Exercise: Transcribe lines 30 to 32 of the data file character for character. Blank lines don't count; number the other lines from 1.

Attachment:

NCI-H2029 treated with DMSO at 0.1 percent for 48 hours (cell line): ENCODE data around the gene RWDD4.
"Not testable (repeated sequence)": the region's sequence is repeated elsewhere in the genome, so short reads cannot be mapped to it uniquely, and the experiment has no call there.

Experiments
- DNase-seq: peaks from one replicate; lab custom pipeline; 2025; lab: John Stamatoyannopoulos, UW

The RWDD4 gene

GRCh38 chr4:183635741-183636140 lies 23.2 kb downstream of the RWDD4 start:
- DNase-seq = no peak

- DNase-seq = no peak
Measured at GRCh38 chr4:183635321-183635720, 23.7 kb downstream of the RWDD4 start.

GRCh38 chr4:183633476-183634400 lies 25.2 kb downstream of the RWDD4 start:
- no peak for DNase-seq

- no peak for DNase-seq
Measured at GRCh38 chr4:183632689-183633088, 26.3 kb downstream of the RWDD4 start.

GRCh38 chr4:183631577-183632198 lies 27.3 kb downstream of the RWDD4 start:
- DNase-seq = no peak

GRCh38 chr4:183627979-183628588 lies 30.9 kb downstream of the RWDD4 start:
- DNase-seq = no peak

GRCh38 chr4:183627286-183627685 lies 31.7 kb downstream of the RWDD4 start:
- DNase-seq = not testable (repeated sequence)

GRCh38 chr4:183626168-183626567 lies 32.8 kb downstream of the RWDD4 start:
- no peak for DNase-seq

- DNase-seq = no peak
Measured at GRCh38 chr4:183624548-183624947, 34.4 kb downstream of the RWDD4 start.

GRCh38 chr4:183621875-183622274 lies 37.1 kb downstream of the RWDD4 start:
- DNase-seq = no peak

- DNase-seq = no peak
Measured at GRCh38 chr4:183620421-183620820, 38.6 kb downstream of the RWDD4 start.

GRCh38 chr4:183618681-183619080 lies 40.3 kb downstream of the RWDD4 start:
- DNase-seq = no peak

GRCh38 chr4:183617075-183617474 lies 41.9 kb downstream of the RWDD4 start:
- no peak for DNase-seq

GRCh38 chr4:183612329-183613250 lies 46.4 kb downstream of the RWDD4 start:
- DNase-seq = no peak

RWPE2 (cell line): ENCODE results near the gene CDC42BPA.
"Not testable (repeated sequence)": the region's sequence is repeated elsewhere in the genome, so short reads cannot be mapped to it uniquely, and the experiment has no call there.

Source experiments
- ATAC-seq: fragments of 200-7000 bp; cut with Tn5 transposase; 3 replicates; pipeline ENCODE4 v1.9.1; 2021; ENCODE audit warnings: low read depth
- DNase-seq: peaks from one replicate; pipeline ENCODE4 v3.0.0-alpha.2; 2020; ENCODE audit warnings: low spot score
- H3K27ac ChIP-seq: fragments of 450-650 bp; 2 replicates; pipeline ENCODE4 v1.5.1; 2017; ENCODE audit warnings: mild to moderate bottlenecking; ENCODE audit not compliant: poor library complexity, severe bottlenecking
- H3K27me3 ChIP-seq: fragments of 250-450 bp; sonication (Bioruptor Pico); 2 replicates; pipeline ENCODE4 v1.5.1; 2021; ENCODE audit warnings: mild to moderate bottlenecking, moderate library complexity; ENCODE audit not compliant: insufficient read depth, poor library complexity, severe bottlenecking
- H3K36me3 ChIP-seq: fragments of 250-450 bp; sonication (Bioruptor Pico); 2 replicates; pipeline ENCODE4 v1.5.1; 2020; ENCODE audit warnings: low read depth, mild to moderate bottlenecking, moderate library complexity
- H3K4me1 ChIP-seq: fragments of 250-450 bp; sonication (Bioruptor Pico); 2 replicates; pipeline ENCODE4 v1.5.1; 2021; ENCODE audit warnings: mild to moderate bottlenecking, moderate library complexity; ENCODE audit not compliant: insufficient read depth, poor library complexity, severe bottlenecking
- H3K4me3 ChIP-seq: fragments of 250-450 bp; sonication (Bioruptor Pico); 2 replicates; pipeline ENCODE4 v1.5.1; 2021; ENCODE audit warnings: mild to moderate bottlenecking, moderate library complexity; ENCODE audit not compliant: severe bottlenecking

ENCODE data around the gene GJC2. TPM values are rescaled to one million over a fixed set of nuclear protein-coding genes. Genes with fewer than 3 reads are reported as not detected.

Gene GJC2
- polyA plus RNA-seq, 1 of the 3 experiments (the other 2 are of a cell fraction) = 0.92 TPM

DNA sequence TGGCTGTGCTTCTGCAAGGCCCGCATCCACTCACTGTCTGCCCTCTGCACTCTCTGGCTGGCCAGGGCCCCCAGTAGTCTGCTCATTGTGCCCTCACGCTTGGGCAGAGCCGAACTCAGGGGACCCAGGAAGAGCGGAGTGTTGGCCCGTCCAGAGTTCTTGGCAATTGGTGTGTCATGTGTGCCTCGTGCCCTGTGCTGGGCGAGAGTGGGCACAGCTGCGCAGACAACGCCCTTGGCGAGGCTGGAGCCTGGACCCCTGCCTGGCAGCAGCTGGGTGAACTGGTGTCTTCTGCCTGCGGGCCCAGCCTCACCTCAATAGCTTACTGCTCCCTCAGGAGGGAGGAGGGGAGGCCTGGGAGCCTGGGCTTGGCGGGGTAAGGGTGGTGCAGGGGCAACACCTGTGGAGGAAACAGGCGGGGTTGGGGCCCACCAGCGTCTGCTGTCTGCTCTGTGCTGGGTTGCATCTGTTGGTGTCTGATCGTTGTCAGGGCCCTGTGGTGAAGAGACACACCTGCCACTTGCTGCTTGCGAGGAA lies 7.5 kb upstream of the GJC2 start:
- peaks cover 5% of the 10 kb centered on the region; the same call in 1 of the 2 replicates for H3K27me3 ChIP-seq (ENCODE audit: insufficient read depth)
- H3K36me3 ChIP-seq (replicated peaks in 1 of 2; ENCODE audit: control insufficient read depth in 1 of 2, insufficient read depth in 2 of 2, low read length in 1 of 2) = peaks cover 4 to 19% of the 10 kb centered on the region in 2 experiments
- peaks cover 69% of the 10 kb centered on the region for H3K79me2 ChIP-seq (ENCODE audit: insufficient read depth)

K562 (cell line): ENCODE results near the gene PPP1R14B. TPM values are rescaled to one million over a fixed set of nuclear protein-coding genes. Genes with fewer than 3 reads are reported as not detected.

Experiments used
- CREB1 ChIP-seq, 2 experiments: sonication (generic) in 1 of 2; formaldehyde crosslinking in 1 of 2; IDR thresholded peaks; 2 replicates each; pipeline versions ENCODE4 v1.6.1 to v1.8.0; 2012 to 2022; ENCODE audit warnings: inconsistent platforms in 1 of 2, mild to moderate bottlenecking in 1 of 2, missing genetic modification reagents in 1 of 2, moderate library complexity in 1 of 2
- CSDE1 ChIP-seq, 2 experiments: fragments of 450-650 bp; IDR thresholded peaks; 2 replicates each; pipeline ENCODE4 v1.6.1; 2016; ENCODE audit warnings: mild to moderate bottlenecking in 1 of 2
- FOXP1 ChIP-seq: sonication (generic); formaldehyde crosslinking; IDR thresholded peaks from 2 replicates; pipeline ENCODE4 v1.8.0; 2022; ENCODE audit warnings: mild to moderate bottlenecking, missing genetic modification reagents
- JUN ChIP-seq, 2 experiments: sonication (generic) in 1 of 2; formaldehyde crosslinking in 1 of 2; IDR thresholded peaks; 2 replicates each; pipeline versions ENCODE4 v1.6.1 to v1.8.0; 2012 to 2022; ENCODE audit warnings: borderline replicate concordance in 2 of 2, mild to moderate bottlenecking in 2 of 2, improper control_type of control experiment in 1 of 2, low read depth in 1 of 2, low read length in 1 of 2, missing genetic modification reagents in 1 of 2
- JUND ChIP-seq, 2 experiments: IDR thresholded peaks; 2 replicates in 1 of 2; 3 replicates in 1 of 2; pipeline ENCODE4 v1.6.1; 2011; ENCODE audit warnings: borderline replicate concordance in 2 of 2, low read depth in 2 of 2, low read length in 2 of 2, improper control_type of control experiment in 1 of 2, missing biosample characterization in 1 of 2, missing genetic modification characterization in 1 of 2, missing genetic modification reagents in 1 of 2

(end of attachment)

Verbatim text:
GRCh38 chr4:183617075-183617474 lies 41.9 kb downstream of the RWDD4 start:
- no peak for DNase-seq

GRCh38 chr4:183612329-183613250 lies 46.4 kb downstream of the RWDD4 start: